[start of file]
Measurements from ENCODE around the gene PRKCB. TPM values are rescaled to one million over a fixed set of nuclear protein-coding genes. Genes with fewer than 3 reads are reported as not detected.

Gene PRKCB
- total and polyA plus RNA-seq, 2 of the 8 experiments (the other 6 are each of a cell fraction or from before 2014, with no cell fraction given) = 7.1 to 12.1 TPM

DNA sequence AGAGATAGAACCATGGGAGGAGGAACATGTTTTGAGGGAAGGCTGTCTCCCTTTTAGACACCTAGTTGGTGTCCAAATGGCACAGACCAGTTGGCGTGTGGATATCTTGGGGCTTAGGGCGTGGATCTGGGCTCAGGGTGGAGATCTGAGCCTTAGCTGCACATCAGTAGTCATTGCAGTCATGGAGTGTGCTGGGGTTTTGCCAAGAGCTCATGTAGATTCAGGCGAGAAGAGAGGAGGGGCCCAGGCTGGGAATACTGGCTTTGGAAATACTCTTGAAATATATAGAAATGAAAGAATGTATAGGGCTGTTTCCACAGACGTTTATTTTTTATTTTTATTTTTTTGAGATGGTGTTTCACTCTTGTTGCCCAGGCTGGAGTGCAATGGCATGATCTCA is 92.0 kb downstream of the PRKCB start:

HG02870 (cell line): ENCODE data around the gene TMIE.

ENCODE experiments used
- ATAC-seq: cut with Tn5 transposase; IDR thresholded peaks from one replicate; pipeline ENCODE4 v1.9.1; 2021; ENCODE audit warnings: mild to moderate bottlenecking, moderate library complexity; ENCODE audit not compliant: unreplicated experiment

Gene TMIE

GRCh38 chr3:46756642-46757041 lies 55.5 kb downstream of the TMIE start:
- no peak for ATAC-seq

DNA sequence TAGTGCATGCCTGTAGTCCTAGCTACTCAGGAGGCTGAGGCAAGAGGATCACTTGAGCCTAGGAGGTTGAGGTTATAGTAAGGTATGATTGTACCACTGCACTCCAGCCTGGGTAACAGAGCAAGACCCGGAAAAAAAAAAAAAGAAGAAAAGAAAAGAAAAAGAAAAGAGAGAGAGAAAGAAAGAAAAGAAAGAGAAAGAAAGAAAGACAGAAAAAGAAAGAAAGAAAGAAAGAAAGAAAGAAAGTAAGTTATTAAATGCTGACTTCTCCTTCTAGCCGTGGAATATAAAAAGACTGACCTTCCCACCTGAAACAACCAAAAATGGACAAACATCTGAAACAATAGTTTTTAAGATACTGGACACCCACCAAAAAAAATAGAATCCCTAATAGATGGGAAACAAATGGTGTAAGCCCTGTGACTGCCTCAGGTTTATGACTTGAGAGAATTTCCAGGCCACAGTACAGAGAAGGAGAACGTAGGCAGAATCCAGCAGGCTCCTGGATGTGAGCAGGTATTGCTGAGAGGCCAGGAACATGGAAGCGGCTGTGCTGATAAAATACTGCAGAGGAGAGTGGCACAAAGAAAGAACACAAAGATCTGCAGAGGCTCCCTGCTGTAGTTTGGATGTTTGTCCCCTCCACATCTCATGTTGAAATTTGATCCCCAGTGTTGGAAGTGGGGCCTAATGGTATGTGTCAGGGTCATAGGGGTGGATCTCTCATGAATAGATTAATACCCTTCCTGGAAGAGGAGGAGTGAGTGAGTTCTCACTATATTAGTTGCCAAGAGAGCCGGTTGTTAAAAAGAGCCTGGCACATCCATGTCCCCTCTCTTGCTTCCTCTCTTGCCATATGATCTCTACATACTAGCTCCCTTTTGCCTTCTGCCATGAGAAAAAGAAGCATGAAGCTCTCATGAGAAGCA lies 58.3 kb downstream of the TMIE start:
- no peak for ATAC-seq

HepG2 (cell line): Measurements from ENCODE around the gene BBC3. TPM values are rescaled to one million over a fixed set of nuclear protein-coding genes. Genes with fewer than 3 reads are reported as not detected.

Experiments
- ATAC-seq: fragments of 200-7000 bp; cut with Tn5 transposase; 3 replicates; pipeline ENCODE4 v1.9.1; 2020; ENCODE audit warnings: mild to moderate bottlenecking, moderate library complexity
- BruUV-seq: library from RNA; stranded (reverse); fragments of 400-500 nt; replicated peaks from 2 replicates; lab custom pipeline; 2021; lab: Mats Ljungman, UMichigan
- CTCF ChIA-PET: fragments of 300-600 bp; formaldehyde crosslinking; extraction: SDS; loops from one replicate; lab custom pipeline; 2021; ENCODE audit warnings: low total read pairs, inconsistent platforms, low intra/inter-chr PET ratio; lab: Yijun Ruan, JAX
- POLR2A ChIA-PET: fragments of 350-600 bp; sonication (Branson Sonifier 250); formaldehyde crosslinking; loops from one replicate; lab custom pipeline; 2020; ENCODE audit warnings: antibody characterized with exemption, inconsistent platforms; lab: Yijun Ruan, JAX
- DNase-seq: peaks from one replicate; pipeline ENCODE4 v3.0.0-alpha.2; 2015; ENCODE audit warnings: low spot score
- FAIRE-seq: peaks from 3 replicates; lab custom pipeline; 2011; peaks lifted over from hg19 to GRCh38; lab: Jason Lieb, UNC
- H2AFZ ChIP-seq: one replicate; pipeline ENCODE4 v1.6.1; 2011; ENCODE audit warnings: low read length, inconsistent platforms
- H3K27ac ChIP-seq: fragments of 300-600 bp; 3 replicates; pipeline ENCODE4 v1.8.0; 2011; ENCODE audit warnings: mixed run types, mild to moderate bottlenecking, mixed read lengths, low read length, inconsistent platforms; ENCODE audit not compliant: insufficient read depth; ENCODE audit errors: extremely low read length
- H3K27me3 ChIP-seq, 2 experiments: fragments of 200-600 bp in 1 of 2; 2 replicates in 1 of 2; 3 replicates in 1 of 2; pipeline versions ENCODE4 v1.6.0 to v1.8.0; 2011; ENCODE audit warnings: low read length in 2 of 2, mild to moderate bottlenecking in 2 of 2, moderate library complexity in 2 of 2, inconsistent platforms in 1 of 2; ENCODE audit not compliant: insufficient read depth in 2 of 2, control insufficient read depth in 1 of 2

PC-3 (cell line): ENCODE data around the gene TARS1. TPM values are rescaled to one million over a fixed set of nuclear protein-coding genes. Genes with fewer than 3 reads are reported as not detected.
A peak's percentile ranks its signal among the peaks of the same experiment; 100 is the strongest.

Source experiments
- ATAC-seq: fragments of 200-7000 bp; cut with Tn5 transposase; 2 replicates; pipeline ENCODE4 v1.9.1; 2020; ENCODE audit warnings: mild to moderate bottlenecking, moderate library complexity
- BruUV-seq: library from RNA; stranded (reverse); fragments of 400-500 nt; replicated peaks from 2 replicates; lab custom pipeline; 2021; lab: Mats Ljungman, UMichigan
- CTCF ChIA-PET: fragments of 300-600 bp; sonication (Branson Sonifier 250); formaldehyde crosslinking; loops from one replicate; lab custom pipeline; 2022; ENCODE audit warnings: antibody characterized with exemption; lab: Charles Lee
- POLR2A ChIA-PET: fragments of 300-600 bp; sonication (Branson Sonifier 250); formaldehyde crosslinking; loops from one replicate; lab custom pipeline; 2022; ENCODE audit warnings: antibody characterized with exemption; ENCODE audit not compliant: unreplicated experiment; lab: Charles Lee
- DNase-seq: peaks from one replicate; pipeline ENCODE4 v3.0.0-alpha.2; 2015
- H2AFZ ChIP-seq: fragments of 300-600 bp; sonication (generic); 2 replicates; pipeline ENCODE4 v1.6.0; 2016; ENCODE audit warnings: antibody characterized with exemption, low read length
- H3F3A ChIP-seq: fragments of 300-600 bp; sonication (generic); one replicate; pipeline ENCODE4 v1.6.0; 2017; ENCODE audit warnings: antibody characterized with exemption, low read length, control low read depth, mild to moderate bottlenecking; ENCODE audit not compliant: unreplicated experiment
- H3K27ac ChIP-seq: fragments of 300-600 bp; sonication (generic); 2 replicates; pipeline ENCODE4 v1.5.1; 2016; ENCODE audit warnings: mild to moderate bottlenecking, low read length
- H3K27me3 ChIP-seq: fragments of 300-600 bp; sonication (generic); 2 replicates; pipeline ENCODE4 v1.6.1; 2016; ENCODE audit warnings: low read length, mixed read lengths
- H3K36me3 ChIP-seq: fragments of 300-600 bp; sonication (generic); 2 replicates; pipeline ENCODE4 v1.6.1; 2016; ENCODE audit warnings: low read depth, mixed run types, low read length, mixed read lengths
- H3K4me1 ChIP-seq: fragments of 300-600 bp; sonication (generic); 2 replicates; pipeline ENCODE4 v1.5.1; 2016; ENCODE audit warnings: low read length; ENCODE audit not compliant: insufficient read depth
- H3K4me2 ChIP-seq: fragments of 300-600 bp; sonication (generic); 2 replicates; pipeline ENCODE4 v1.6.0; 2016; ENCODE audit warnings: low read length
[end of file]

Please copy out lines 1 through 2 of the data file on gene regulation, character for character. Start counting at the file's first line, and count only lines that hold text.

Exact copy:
Measurements from ENCODE around the gene PRKCB. TPM values are rescaled to one million over a fixed set of nuclear protein-coding genes. Genes with fewer than 3 reads are reported as not detected.

Gene PRKCB